Jesus as the Key to Spiritual Self-Defense

Jesus is the key to spiritual self defense for Christian gay, lesbian, bisexual and transgender people. The call of Jesus to “Follow Me” provides the path to victory in resisting our enemies and winning with truth and love.

When Billy Graham began his great New York Crusade in Madison Square Garden for three months in the summer of 1957, he was attacked for the first time by his fundamentalist supporters. John R. Rice, Dr. Bob Jones and many others launched unrelenting attacks on Graham because he had included liberals, Catholics, and other religious groups as sponsors of the crusade. After the tremendously successful crusade concluded with a full week of filling Yankee Stadium, Billy Graham revealed that just as the New York crusade began, he wrote the following in his diary:

“My own attitude toward opposition has been one of quiet commitment to Christ. There were a few times, when I would hear some of the lies, distortions of truth and slander, that I had a bit of resentment in my heart and was tempted once or twice to lash back. But then scores of Scriptures began to echo in my ears and penetrate my heart, such as I Peter 2:15, “For so is the will of God, that with well doing you may put to silence the ignorance of foolish men.”

“I have thanked God a thousand times in the last few days that He gave me grace, during these months of severe attacks, never to answer back. I do not want to get my mind off Christ. We have been promised that if we keep our minds on Him the peace that passes understanding will prevail in our hearts. This has certainly been true.” (page 23 in “God in the Garden”)

This may be one of the main reasons that Billy Graham remains highly respected in the world after over 50 years of public ministry and media attention.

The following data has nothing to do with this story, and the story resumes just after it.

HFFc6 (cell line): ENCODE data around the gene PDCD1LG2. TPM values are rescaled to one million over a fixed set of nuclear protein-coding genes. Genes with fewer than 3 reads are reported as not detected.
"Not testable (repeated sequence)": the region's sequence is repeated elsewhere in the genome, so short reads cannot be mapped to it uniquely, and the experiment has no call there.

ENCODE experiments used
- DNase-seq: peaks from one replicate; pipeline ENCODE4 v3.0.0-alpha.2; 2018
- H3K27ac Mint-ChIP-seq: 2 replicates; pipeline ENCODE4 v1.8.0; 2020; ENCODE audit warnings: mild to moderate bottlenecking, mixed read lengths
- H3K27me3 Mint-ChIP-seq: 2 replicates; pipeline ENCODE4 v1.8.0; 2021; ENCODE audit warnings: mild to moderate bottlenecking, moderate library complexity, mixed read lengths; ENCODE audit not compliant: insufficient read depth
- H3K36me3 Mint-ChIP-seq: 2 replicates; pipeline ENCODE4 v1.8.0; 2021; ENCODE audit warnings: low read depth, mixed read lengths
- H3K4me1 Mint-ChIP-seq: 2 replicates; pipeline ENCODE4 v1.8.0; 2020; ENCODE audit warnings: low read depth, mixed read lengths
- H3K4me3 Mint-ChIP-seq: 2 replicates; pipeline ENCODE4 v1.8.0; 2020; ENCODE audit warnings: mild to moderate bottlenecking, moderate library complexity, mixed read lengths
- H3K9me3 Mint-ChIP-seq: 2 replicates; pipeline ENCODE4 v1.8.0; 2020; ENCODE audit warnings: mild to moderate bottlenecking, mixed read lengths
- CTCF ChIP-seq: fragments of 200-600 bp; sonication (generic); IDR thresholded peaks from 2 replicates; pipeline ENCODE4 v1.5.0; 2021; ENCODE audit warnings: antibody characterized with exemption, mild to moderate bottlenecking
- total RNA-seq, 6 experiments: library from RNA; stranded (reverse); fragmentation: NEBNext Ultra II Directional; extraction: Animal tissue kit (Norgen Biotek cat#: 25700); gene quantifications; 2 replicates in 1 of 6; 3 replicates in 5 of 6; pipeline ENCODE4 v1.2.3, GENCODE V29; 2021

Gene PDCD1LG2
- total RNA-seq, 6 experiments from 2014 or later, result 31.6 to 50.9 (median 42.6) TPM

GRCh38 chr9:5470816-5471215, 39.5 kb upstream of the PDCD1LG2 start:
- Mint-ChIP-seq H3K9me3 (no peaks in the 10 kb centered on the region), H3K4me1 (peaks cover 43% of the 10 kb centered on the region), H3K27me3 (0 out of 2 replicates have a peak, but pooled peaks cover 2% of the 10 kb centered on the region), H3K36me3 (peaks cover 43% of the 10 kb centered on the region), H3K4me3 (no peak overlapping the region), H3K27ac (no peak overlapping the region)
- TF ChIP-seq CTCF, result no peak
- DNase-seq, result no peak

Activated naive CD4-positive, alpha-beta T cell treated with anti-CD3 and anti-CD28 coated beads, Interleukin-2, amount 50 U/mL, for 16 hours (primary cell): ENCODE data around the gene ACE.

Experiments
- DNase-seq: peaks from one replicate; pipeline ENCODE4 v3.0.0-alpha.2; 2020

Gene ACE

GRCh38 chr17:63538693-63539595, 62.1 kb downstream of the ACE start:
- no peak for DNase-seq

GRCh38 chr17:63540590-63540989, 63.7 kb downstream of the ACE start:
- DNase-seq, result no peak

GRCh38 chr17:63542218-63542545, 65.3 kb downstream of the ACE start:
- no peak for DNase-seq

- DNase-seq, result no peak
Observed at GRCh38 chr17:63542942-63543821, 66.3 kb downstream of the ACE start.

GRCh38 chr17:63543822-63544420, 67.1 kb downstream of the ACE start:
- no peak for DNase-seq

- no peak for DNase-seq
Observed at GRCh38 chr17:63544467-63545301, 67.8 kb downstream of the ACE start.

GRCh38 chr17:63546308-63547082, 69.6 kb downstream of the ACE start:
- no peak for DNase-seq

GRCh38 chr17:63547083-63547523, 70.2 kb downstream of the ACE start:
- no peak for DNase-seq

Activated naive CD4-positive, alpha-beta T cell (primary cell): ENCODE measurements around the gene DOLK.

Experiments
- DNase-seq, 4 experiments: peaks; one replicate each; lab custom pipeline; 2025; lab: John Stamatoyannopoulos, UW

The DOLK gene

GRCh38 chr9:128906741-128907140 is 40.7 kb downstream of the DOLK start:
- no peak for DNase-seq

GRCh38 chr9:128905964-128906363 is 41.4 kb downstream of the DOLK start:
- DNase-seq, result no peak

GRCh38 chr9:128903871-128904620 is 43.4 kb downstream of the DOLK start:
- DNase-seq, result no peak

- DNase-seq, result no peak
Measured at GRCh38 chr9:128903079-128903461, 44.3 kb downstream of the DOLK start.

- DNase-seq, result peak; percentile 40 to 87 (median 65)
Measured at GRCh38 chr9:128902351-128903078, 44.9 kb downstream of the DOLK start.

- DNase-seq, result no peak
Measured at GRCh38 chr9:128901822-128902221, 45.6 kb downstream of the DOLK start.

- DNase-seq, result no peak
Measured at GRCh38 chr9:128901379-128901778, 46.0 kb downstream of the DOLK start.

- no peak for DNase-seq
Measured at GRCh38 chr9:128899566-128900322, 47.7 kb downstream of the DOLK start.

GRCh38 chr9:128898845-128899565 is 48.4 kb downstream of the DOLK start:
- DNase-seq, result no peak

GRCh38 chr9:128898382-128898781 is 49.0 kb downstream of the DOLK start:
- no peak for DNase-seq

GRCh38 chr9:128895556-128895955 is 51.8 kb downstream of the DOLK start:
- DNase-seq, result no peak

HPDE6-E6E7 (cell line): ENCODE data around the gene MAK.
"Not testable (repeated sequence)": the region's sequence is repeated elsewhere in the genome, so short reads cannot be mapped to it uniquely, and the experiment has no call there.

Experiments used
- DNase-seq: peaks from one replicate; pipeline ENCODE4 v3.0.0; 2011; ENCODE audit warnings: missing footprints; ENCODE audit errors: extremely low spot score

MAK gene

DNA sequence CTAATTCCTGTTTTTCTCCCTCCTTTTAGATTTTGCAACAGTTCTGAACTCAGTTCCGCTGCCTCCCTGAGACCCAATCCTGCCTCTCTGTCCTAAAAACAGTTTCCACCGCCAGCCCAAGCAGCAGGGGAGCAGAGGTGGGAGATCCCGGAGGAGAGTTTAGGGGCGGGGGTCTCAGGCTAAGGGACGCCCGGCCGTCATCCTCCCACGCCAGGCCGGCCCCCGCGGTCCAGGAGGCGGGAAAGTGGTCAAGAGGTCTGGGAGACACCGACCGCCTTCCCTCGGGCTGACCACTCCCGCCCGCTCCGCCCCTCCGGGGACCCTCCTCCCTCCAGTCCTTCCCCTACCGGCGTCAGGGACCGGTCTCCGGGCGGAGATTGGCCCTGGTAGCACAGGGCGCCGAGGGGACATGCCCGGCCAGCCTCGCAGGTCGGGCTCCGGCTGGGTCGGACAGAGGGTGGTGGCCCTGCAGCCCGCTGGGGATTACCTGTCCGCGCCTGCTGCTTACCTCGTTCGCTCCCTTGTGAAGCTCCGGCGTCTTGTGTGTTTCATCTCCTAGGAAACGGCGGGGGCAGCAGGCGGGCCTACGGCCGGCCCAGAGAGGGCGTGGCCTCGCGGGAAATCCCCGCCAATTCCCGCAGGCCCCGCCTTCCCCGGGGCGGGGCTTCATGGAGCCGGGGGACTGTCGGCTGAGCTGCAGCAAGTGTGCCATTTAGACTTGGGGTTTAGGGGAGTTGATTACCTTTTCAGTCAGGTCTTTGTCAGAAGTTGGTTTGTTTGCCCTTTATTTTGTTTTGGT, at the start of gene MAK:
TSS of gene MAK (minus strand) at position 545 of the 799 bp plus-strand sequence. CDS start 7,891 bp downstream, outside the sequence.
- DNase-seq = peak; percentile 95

Whenever I have been under a lot of stress, the passage that has helped me most is “Be anxious for nothing, but in everything by prayer and supplication, with thanksgiving, let your requests be made known to God. And the peace of God, which surpasses all comprehension, shall guard your hearts and your minds in Christ Jesus.” Philippians 4:6-7.


Self defense against outside oppression is easy compared to defending ourselves against our own internal homophobia, self hate, low self esteem, and the exhausting fear of our own sexuality as gay people. Internal conflict can paralyze our relationships, erode our sense of self worth, sabotage our careers, and undermine our mental stability.

“For though we walk in the flesh, we do not war according to the flesh, for the weapons of our warfare are not of the flesh (human), but mighty before God for the destruction of fortresses. We are destroying speculations and every lofty thing raised up against the knowledge of God, and we are taking every thought captive to the obedience of Christ.” 2 Corinthians 10:3-5

Jesus rejected deceit and violence in favor of truth and love. At his arrest, when one of the followers of Jesus drew a sword to defend Jesus, the reply of Jesus was, “Put away your sword; for all who take up the sword shall perish by the sword. Do you not realize that I can ask God for help and have at once at my disposal more than twelve legions of angels?” For Jesus, the cross was the weapon of offense and the angels were for defense. How about you and me? Do we trust God to protect us and use only the weapons of truth and love in our mission of representing Jesus in our own special world?


“Always be prepared to explain to anyone who asks you to give a reason for the hope that is in you, yet with gentleness and respect.” 1 Peter 3:15. This verse is the key verse in my book on personal evangelism in the gay community, “Invitation to Freedom,” published by Chi Rho Press in 1993. “Gentleness and respect” are sometimes hard to detect in current debates over the Bible and homosexuality.